University of South Carolina

NBA Finals would be dream backdrop for Kinsey to repeat title-winning shot

By Larry Di Giovanni

With barely a second left, Gamecock Tarence Kinsey arched a three-pointer in Madison Square Garden, a shot that made the University of South Carolina the National Invitation Tournament champion in March 2005.

"I am going to start dreaming on that right now."

Now a reserve guard for the Cleveland Cavaliers--a team with the NBA’s best regular season-record for 2008-09 at 66-16, and one of the favorites to win the championship--Kinsey hopes for a repeat performance. He relishes the thought of sinking a game winner if the Cavaliers advance to the NBA Finals in June. The team is led by league MVP LeBron James, a phenomenal talent.
 
“I am going to start dreaming on that right now,” Kinsey said during an interview as the Cavaliers prepared for their second-round playoff opponent, the Atlanta Hawks. He could become only the third former Gamecock to win an NBA championship.

'Big-time game and stage'

Toward the end of the 2005 NIT final, Kinsey was getting tired, having played tight defense all game against St. Joseph’s standout Pat Carroll. At 6 feet, 6 inches, lean, and long-limbed, Kinsey was dubbed a defensive “stopper,” not a shooter.

He proved the description wrong. Coach Dave Odom briefly considered a timeout but let Kinsey dribble all the way up the court before hitting the clutch shot.

“That was probably number one, my most memorable moment as a South Carolina Gamecock. I was thinking that I didn’t want it to go into overtime. It was a big-time game and stage. We won the game as a very focused team,” Kinsey says.

 

Teammates: From Powell to James

Forever loyal to the Gamecocks, Kinsey, who’s a Tampa, Fla., native, follows South Carolina basketball and football. He also speaks on occasion with current Gamecock players such as Devan Downey. Kinsey received a bachelor of science degree in criminology-criminal justice from South Carolina.

Kinsey remains close by phone with Carlos Powell, a Gamecock teammate and fellow member of the team’s 1,000-Point Club who plays professionally with leagues in the Pacific Rim. Powell was a team leader, Kinsey says, a tough, physical forward named the 2005 NIT MVP in his senior year. The next season, in 2005-06, the Gamecocks repeated as NIT champions during Kinsey’s senior season.

Kinsey says Powell’s influence helped make him a better player as a senior. The team beat NCAA champion Florida twice that year. Kinsey scored 602 points overall while averaging 16 per game.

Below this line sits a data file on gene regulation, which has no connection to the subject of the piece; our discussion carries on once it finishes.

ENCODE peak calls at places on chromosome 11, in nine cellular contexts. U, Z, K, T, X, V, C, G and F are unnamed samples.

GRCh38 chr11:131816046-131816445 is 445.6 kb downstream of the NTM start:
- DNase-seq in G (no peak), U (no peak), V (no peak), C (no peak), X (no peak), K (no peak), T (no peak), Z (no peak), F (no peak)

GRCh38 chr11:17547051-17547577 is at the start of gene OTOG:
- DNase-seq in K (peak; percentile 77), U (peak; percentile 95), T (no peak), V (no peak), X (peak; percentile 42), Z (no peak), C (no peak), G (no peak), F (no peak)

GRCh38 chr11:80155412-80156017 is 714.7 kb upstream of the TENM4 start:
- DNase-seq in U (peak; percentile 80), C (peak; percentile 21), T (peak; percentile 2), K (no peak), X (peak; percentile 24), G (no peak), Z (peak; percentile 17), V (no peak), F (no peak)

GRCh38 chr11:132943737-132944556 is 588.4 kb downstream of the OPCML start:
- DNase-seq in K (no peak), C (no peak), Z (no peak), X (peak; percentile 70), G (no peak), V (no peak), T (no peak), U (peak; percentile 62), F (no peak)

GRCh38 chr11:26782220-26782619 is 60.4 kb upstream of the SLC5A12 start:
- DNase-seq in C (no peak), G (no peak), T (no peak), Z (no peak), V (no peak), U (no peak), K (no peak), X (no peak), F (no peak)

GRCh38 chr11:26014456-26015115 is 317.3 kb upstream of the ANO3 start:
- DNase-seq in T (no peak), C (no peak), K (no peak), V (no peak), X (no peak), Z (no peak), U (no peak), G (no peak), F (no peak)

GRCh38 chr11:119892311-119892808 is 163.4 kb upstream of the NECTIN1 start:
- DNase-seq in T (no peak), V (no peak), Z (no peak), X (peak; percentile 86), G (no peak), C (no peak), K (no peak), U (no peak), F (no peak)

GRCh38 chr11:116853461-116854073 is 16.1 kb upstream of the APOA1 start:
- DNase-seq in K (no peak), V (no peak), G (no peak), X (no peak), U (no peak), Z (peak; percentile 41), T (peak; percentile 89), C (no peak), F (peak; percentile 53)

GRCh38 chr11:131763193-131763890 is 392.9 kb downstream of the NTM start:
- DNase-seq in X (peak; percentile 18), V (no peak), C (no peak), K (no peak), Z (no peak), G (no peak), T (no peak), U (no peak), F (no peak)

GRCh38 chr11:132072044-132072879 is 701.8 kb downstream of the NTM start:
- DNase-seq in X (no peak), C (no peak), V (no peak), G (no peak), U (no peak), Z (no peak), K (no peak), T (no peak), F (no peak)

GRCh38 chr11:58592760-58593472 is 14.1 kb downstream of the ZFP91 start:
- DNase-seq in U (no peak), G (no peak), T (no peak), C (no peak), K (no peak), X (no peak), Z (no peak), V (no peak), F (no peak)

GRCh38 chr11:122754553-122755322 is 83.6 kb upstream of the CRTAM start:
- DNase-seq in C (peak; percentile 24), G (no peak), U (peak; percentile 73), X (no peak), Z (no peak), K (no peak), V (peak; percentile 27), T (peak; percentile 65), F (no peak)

“The opportunity was there with my coach for me to raise my game,” he says. Also stepping up was a 2005-06 teammate of Kinsey’s, Renaldo Balkman, named the 2006 NIT MVP. Balkman is now a reserve forward with the playoff-contending Denver Nuggets, another strong team with a shot at the NBA title.

Asked what it’s like to play with an MVP talent like James, Kinsey calls it an “amazing” experience. “LeBron sees everything on the floor, even things the coaches don’t see, and then points them out,” Kinsey says. “He’s like having a coach out there. LeBron has a very high basketball IQ.”

Signed to a one-year contract, Kinsey has been a definite contributor this season, during which the team posted a stellar 39-2 home record. When a starter was recuperating from a wrist injury, Kinsey filled in, playing close to 30 minutes a game during a stretch in February.

He scored 11 points three times and considers one of those games--versus the Memphis Grizzlies, his old team--his best performance.  Kinsey says he would like to develop his point guard skills. A point guard at his size presents a difficult matchup.

“I think I’m just as good offensively as I am defensively, but every team does not have really good defensive players,” Kinsey says of the Cavaliers, one of the top defensive teams.

 

Riker, Boswell the only Gamecocks with an NBA ring

Should the Cavaliers win the NBA championship, Kinsey would join rarefied company as a former Gamecock on an NBA title team. Only Tom Riker and Tom Boswell hold that distinction. Riker was a 6-foot, 10-inch forward-center was a reserve player on the 1972-73 New York Knicks title team featuring Willis Reed, Jerry Lucas, Walt Frazier, and other greats. Boswell, a 6-foot, 9-inch forward-center, was a member of the 1976 Boston Celtics NBA title team. He played one season at Carolina in the mid 1970s.

Riker, an All-American, played on Frank McGuire's 1969-70 Gamecock team that finished 25-3 overall, including 14-0 in the Atlantic Coast Conference. Teammates included Tom Owens and All-American guard John Roche, who led the 1974 New York Nets to an American Basketball Association title.

Other Gamecocks who were NBA standouts:

  • Alex English, Nuggets, league’s most prolific scorer of the 1980s
  • Brian Winters, Lakers and Bucks, 1970s
  • Mike Dunleavy, 76ers, Rockets, Spurs, Bucks, 1970s-'80s; NBA runner-up with Rockets in '80-81; head coach of Lakers, Bucks, Trail Blazers, and currently coaches Clippers.

Kinsey says his chance to win an NBA title in a city long overdue for one would be the thrill of a lifetime.

“That would be pretty big, to do it in Cleveland, being a team that brings the city a ring,” he says.

Posted: 05/08/09 @ 3:20 PM | Updated: 05/28/09 @ 2:59 PM | Permalink